18 June 2006

Patristic Quote for the Day

35. Of these read the two and twenty books, but have nothing to do with the apocryphal writings. Study earnestly these only which we read openly in the Church. Far wiser and more pious than thyself were the Apostles, and the bishops of old time, the presidents of the Church who handed down these books. Being therefore a child of the Church, trench thou not upon its statutes. And of the Old Testament, as we have said, study the two and twenty books, which, if thou art desirous of learning, strive to remember by name, as I recite them. For of the Law the books of Moses are the first five, Genesis, Exodus, Leviticus, Numbers, Deuteronomy. And next, Joshua the son of Nave, and the book of Judges, including Ruth, counted as seventh. And of the other historical books, the first and second books of the Kings are among the Hebrews one book; also the third and fourth one book. And in like manner, the first and second of Chronicles are with them one book; and the first and second of Esdras are counted one. Esther is the twelfth book; and these are the Historical writings. But those which are written in verses are five, Job, and the book of Psalms, and Proverbs, and Ecclesiastes, and the Song of Songs, which is the seventeenth book. And after these come the five Prophetic books: of the Twelve Prophets one book, of Isaiah one, of Jeremiah one, including Baruch and Lamentations and the Epistle; then Ezekiel, and the Book of Daniel, the twenty-second of the Old Testament.

36. Then of the New Testament there are the four Gospels only, for the rest have false titles and are mischievous. The Manichaeans also wrote a Gospel according to Thomas, which being tinctured with the fragrance of the evangelic title corrupts the souls of the simple sort. Receive also the Acts of the Twelve Apostles; and in addition to these the seven

Catholic Epistles of James, Peter, John, and Jude; and as a seal upon them all, and the last work of the disciples, the fourteen Epistles of Paul. But let all the rest be put aside in a secondary rank. And whatever books are not read in Churches, these read not even by thyself, as thou hast heard me say. Thus much of these subjects.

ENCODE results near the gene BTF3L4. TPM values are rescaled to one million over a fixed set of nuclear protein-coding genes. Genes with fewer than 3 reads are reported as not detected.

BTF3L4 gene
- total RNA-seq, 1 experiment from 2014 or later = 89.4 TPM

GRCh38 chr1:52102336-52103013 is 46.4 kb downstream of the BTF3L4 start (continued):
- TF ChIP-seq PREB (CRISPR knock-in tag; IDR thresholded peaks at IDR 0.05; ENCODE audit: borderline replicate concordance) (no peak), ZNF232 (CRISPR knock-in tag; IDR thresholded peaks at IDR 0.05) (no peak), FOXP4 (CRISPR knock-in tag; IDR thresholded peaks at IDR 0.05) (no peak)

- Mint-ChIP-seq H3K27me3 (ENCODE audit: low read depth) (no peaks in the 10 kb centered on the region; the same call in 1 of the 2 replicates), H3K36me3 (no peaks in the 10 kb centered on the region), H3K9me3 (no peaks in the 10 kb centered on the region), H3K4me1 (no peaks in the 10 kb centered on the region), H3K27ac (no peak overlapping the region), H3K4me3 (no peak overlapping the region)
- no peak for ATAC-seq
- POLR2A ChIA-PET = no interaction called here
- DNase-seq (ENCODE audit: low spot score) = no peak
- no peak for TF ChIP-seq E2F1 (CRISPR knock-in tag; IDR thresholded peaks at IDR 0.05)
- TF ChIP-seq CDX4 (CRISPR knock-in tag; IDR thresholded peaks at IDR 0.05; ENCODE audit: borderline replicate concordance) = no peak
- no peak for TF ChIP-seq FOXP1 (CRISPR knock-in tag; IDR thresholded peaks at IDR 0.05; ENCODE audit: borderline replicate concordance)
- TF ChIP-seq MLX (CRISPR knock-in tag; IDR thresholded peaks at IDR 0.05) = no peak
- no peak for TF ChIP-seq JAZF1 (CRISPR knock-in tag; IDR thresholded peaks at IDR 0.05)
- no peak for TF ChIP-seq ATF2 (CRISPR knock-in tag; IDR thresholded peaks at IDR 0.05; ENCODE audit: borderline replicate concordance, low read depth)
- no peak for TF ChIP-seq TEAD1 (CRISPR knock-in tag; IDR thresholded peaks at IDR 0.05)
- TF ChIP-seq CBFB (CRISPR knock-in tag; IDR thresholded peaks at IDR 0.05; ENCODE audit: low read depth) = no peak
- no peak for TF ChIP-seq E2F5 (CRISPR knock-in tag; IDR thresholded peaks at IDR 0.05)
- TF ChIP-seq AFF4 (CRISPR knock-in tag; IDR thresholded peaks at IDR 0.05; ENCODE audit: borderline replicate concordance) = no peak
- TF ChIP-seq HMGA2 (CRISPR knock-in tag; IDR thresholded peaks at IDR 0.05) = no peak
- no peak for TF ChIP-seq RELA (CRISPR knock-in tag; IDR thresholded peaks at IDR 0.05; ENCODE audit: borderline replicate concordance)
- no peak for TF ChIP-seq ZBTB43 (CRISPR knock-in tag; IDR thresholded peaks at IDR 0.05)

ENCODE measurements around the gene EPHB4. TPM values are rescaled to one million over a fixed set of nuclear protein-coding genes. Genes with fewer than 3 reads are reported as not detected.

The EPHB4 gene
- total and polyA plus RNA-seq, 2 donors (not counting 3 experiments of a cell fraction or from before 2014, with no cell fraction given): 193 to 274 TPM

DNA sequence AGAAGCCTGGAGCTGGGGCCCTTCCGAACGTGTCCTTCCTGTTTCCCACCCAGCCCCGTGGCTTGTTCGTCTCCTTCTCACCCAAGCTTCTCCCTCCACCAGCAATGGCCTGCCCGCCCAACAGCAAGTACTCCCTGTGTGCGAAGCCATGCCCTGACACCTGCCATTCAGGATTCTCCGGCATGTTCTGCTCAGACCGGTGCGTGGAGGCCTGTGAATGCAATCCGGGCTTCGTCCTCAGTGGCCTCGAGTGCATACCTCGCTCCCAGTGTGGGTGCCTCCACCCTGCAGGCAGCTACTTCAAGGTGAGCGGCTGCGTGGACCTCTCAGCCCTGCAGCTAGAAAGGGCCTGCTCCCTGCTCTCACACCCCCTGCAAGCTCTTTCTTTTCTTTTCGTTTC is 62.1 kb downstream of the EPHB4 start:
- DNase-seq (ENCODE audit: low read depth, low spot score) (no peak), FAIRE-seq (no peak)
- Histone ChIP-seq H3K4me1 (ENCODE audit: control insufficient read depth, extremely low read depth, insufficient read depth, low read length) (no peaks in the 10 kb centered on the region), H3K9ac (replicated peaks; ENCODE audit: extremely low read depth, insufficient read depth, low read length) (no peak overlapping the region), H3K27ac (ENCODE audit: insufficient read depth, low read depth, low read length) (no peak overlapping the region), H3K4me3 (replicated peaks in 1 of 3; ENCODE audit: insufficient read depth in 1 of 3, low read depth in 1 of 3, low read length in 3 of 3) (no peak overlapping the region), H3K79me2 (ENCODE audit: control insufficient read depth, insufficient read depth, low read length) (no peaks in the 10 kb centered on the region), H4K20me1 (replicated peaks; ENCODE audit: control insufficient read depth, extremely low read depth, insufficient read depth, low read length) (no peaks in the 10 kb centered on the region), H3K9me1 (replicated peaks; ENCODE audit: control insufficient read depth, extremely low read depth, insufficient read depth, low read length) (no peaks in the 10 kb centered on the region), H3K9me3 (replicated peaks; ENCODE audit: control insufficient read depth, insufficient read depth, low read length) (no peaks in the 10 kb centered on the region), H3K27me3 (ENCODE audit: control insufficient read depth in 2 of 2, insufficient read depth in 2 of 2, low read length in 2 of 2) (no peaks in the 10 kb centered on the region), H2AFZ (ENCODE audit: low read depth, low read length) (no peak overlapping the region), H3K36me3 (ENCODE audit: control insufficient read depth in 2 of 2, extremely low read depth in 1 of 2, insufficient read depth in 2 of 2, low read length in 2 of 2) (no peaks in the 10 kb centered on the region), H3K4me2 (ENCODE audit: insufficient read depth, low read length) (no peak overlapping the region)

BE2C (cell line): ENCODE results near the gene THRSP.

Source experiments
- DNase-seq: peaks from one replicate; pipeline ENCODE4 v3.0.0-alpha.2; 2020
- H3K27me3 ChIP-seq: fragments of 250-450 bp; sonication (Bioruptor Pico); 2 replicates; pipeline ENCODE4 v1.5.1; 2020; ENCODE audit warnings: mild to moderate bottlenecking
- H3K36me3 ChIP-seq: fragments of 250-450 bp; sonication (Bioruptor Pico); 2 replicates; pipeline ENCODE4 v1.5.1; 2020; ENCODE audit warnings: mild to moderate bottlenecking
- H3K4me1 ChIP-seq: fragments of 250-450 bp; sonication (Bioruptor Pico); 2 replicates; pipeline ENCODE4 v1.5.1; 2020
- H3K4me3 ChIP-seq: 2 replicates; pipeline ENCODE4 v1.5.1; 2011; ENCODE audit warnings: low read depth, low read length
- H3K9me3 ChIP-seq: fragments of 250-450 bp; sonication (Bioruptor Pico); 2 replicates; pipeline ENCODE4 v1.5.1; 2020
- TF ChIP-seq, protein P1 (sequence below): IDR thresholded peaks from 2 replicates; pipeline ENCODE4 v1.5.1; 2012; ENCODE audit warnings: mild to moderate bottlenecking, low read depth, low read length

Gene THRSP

--St. Cyril of Jerusalem, Catechetical Lectures, IV


Fr. Gregory Hogg said...

The term "apocryphal," which you mention without explaining, does not refer to the apocrypha of today (which Rufinus calls "ecclesiastical books"). Those who care may go to ccel.org under Cyril and read this in context--especially noting fn. 106. Further, Cyril refers in context to the "twenty-two books of the Old Testament, these that have been translated by the Seventy-Two Interpreters"--i.e. the LXX, which includes portions of Daniel (among others) not included in the Hebrew canon. One cannot rightly read and understand the Fathers (or the Scriptures themselves, for that matter) when one reads them outside their ecclesial/liturgical context.

Fr. Gregory Hogg

William Weedon said...

Fr. Gregory,

I cited St. Cyril, but I didn't say that the Apocrphyal books he was referring to were what is called the Apocrypha today. On the contrary, since he includes Baruch, and explicitly mentions the LXX, it is obvious from the quote that they are not coterminus.

I love the reference to LXX. I always remember your quip: "The only Hebrew you'll ever need is LXX." Amen!